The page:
US must redesign electoral system, switch to ranked choice voting

Jack Gil :: The Daily Californian

The following views expressed by Jack Gil are their own and not reflective of the Berkeley Energy Commission.

In September, Maine’s Supreme Court ruled that the state would be allowed to use ranked choice voting in the upcoming presidential election. The decision came after a campaign led by the Maine Republican Party failed to secure a “People’s Veto” against a state law that allows ranked voting in the presidential election.

Also called instant-runoff voting, ranked voting allows voters to rank all of the candidates on a ballot based on their preference — first, second, third, etc. — and candidates must win more than 50% of the vote to win. If no candidate wins a majority vote, the candidate with the least number of first-choice votes is eliminated and has their first-choice votes reallocated to the voters’ next choices. The process repeats itself until a candidate has a majority vote.

The social and political benefits to ranked voting are convincingly numerous. Its impacts on political representation for underrepresented groups, increasing voter choices and decreasing polarization have been measured and praised by social science researchers.

This year, Maine will become the first state in the nation to use ranked voting for a presidential election after voters approved its adoption in 2016, establishing a precedent other states and cities should soon follow. In fact, both Massachusetts and Alaska are already holding ballot initiatives this year proposing its adoption. Countries such as Australia and Ireland have already enacted forms of ranked voting in their national elections. And cities across the country — including Bay Area cities such as Berkeley, San Francisco, Oakland and San Leandro — have also already adopted ranked voting for local elections.

The idea has become more popular as politics in the United States have become increasingly polarized and aggressive, and as more voters such as myself feel that their voices are left unheard in the democratic process. According to a Rutgers-Eagleton Poll conducted by Rutgers University in 2014, voters in ranked choice cities reported feeling more satisfied with the conduct of election campaigns and perceived less negative campaigning compared to voters in non-ranked choice voting cities. Ranked voting can also save states and municipalities money by eliminating the need for runoff elections, which can decrease voter turnout, and could particularly affect groups that already have systemic obstacles to voting.

Importantly, ranked voting has been shown to boost diversity in those running for office, especially women and people of color. There is a wide disparity in racial and gender representation in this country. For example, a vastly disproportionate number of members of Congress are white — the current Congress is only 22% nonwhite, the highest record ever for the U.S. Congress. They are also overwhelmingly male. Women currently make up just 23.7% of all members of Congress. Our country would benefit from a political system that more accurately reflects the demographic composition and views of its people.

If the 2020 primary and general election cycle has taught us anything about our form of liberal democracy today, it is that the American political system is in need of some fundamental changes to the way it operates. Elections in the United States have consistently been dominated by two major political parties, largely as a result of our plurality voting system, which favors the hegemony of only two parties. Yet according to a 2018 Gallup poll, up to 57% of voters feel that the United States is in need of a third major party — a sentiment that has been consistently reported since 2013. It seems elections in 2016 and 2020 have only worsened people’s already weak faith in the U.S. government’s ability to represent their views and solve problems.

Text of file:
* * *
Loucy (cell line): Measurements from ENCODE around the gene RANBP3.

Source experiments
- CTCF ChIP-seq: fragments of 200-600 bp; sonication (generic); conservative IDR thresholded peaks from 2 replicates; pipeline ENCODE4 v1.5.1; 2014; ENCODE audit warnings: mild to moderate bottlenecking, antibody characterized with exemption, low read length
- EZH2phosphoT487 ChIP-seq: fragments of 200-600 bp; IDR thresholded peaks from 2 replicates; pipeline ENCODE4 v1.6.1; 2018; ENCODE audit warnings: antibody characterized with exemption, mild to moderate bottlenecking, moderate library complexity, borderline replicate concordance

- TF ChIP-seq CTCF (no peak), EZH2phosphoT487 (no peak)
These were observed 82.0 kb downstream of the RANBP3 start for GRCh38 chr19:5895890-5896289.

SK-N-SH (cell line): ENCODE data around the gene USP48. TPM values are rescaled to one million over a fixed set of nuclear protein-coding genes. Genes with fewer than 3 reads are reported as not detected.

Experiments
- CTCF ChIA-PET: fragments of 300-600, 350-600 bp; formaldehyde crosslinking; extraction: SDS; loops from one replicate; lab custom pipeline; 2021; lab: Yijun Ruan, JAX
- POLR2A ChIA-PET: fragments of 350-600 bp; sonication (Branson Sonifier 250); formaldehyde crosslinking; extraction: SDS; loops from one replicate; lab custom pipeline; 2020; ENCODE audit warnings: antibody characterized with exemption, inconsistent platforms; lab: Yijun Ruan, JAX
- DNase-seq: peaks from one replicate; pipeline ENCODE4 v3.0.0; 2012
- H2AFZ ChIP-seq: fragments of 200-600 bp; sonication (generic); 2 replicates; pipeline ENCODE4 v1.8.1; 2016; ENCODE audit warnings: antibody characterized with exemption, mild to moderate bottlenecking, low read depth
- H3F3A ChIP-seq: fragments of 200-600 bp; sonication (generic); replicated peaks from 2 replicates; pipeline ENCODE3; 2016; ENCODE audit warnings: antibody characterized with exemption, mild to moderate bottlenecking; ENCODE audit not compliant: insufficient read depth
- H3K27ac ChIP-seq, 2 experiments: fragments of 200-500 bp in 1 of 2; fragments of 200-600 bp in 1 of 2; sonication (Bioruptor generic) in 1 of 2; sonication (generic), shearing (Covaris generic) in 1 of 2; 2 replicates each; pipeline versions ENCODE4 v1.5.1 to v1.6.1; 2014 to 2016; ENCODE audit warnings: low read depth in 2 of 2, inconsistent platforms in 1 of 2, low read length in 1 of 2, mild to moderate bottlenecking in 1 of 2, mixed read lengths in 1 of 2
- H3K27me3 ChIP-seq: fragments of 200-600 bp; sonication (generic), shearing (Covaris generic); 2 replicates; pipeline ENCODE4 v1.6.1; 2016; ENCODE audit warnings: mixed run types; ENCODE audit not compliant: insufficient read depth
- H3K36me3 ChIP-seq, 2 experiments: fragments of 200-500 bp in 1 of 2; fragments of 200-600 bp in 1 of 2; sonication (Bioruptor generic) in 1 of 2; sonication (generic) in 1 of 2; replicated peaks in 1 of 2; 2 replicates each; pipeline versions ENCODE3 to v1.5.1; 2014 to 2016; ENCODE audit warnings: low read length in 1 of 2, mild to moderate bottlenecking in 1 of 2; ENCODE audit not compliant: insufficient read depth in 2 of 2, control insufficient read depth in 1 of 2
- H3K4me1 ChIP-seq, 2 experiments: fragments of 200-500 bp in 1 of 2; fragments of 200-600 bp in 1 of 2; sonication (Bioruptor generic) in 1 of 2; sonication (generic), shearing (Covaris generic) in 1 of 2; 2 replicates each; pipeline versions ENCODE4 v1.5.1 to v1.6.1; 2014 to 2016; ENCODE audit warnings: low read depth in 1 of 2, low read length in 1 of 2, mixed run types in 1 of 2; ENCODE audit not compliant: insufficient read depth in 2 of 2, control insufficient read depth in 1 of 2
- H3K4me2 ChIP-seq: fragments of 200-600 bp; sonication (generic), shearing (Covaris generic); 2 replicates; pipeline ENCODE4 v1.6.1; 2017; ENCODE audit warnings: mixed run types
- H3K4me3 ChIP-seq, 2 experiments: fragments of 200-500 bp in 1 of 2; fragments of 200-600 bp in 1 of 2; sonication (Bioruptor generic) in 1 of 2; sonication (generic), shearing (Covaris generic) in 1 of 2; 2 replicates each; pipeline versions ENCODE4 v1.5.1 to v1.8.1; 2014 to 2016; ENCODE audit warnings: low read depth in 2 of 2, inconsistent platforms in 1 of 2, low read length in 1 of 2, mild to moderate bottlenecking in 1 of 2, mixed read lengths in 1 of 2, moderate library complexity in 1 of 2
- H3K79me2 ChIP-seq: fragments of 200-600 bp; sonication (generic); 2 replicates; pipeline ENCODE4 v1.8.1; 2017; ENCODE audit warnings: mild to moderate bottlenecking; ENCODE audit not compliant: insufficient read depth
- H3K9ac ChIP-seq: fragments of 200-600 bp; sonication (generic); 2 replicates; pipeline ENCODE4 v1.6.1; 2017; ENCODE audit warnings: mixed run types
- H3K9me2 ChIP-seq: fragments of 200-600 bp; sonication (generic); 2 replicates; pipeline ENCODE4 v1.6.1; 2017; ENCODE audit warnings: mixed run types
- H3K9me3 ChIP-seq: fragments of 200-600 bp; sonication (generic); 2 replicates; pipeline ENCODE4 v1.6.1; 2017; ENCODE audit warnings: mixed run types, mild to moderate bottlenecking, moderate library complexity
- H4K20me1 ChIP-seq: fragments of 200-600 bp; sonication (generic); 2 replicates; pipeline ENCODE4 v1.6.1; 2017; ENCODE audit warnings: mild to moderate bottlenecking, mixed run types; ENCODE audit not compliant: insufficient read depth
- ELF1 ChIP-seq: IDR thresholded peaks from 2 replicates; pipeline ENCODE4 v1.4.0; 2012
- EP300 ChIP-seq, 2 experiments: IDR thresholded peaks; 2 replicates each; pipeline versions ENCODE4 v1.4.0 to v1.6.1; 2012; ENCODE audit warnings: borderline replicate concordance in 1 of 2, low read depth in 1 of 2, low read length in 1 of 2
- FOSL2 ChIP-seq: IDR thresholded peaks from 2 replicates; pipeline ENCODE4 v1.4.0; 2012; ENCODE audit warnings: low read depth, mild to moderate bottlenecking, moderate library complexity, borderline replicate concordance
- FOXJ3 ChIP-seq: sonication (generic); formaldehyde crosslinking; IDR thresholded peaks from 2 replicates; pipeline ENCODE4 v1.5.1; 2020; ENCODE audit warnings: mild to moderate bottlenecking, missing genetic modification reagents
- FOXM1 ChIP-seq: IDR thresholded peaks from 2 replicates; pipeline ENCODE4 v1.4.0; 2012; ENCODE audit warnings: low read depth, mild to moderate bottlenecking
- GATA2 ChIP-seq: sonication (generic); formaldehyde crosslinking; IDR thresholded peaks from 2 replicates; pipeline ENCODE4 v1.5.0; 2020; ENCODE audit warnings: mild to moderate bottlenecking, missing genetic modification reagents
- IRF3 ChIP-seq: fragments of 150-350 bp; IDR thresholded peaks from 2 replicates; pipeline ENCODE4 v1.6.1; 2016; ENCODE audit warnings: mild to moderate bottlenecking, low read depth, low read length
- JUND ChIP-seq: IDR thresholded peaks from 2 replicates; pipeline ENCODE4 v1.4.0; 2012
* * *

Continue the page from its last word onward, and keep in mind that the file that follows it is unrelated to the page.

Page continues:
Many people, including myself, have felt disenfranchised by the current two-party system and grown tired of “lesser evilism” repeated every election cycle. Implementing ranked voting would eliminate the spoiler effect associated with voting for third-party candidates, giving them a fighting chance at winning, or at least influencing, elections in this country.

Under ranked voting, voters are also free from worrying about how others will vote and can safely vote for their preferred candidates. With the two main 2020 presidential nominees being so disliked by so many voters, now is the time to call for the adoption of ranked voting nationwide. It is especially frustrating that last October, an influential Democratic leader such as California Gov. Gavin Newsom vetoed SB 212 — which would have granted all jurisdictions across California the ability to establish ranked voting — despite overwhelming support.

In a safe Democratic state such as California, where general elections for seats at the state and federal levels are often considered guaranteed for the Democrats, the need for ranked choice representation is clear. It would create competition, spurring candidates to innovate new policy positions to maintain voters’ support.

We should demand our leaders be open to reforming our democracy for the greater public good. It is my hope that the movement for ranked choice voting will continue to grow as it has for the past few years and that discontent with the United States’ political duopoly will fuel the push for these changes to be made.

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